How to care for a snake plant – 5 expert tips for this popular houseplant

Snake plants are perfect statement plants for beginners

Snake plants in white pots
(Image credit: t sableaux via Getty Images)

Loved for their striking, structural foliage, snake plants are a classic favorite among the best indoor plants. Also known as mother-in-law's tongue and Dracaena trifasciata, these beautiful houseplants have slender, succulent-like foliage with patterns reminiscent of snake skin. 

Native to west African tropical climates, these plants have sword-shaped leaves that can reach up to two meters on average. Although, there are smaller varieties that only reach around 20 inches tall or less, such as Dracaena trifasciata 'Twisted Sister.'

They have a unique appearance that can add a bold statement to your interiors, while being easy indoor plants and not needing much attention. With just some essential care, you can keep your snake plant happy for years. Here's our care guide for snake plants with tips from experts to keep them thriving for longer.

Snake plants

(Image credit: Adam Yee via Getty Images)

5 expert tips for snake plant care

If you're after a low-maintenance indoor plant that can green up your space and make a bold statement, a snake plant might be the ideal plant for you. We've spoken to experts to find out how to keep yours looking its best. 

How much light does a snake plant need?

Sansevieria (snake plant) in ceramic pots on a white table

(Image credit: Inna Luzan / Getty Images)

One of the things that make snake plants so sought-after is the fact that they can tolerate low-light positions.

'Often mistaken as low-light loving plants, these plants are merely low-light tolerant,' says Jeannie Psomas, plant expert and owner of The Plant Lady: San Francisco. 'They will survive in low light quite well for a few years but ideally they would love to be in a bright spot with gentle sun,' she adds.

While they do thrive with lots of bright, natural light, you can safely place your snake plant somewhere a bit shadier. Although, it is a good idea to avoid too much darkness as it could lead to your snake plant foliage drooping and you may not see much new growth.

Jeanie Psomas headshot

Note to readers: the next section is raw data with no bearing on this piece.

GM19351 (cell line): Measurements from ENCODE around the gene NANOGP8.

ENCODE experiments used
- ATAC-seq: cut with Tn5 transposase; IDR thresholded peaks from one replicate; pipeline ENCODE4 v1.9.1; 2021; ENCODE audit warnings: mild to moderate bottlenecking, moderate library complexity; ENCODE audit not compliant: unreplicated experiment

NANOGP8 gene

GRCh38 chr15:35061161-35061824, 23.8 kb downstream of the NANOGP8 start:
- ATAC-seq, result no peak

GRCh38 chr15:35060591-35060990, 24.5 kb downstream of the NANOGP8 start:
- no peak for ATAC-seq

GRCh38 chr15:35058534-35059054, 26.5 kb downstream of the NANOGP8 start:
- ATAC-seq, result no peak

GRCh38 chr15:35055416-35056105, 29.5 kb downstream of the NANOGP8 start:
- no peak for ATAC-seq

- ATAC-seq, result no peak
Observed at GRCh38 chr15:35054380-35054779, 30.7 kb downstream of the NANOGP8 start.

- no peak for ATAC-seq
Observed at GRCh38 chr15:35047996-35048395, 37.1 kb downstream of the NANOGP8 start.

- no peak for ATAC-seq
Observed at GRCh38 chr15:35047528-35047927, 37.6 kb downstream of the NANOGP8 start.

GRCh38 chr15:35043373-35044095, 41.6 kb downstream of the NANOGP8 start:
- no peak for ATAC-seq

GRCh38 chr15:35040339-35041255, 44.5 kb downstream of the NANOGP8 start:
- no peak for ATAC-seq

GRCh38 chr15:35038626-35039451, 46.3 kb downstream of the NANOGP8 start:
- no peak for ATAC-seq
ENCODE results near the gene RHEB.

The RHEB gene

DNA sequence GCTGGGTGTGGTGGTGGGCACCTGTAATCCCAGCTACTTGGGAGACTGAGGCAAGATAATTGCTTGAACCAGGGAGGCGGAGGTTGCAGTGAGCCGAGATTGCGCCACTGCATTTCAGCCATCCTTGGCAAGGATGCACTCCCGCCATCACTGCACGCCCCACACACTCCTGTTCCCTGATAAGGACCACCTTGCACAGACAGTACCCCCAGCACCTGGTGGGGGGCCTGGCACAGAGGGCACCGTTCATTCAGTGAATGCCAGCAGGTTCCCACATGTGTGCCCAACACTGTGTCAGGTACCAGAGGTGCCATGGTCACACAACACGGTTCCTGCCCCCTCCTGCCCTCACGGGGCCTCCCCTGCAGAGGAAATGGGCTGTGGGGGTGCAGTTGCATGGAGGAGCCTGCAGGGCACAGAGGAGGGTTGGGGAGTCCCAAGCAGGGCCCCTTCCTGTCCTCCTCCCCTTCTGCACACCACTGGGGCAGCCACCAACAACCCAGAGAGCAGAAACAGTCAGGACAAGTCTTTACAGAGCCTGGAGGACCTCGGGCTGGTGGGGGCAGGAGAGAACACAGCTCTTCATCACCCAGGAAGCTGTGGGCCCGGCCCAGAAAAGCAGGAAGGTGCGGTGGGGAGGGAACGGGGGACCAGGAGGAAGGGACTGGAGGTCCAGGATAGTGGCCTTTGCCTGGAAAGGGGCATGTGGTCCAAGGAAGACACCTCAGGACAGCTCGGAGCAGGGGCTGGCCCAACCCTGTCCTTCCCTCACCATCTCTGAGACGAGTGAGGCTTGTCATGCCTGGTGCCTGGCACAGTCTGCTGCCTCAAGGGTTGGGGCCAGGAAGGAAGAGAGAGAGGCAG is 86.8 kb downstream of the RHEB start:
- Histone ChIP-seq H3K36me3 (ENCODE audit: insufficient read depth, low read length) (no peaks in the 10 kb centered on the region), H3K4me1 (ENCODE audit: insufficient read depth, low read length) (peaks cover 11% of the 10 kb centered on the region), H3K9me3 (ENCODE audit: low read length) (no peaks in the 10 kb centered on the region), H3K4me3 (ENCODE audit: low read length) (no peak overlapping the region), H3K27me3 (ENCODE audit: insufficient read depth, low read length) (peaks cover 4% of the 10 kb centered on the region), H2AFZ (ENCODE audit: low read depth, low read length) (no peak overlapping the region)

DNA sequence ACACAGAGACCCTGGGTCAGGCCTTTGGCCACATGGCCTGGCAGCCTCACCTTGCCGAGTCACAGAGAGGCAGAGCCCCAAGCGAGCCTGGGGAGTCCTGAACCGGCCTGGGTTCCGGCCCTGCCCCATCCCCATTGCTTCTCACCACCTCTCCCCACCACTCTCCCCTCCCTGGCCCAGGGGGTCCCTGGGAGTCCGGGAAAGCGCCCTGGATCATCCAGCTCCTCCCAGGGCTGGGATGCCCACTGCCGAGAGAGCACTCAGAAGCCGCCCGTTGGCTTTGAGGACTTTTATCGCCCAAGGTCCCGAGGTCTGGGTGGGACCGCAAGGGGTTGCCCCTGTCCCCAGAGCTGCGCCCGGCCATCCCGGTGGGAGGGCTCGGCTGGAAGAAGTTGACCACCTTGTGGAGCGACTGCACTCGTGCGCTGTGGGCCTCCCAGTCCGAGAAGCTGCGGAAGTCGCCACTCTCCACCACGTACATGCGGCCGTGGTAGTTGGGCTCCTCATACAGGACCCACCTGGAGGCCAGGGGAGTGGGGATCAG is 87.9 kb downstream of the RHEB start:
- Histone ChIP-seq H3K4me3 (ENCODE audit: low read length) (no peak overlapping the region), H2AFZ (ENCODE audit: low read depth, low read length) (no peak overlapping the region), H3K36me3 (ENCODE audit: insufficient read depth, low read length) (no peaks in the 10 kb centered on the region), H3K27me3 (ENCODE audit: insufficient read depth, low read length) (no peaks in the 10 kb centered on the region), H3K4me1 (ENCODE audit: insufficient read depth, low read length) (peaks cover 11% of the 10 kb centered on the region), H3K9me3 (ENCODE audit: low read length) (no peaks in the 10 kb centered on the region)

Jeannie Psomas

Jeannie Psomas owns The Plant Lady: San Francisco, an indoor plant shop located in San Francisco, California which caters to collectors and hobbyists alike.  With a strong emphasis on plant science and education, Jeannie's philosophy is that anyone can grow gorgeous plants indoors. 

How often should you water snake plants?

Snake plant

(Image credit: Grumpy Cow Studios via Getty Images)

One of the biggest common indoor plant mistakes that kills snake plants is overwatering. These plants don't mind neglect and can retain water well, so you don't need to worry about watering your snake plant too frequently.

'Snake plants prefer that their soil dries out almost completely between watering and can tolerate a light watering every few weeks,' says Diane Kuthy, the founder of How To Grow Everything. 

'One trick to know if you snake plant needs water is to dip your index finger about two inches into the soil to check for dryness. If the soil is still moist, do not water. If the soil feels dry, then give your plant a watering to moisten the soil,' she adds.

You can use a water meter, like this moisture meter from Amazon, to help monitor your snake plant's moisture levels.

headshot of Diane Kuthy, founder of how to grow everything
Diane Kuthy

Diane Kuthy is the founder and lead plant expert at How To Grow Everything, a collection of comprehensive grow guides for every plant and vegetable. Diane has over 10 years of gardening experience and she currently manages a 5-acre farm, a four-season greenhouse, over 50 perennial fruit and vegetable varieties, and a large indoor plant conservatory.

Where should you keep snake plants?

Snake plant in a white-painted room

(Image credit: Aida Martínez / Alamy Stock Photo)

Like other tropical houseplants, snake plants enjoy higher humidity levels. As a result, they will appreciate living in a humid area of your home and do well as bathroom plants.

'I have a few snake plants and the happiest plants are the ones near sunny windowsills in my kitchen and bathroom,' says Diane

'Snake plants do prefer a higher than normal humidity, which is why a sunny bathroom is a great location. However, they are not too picky and can live healthy lives in rooms with drier conditions,' she adds.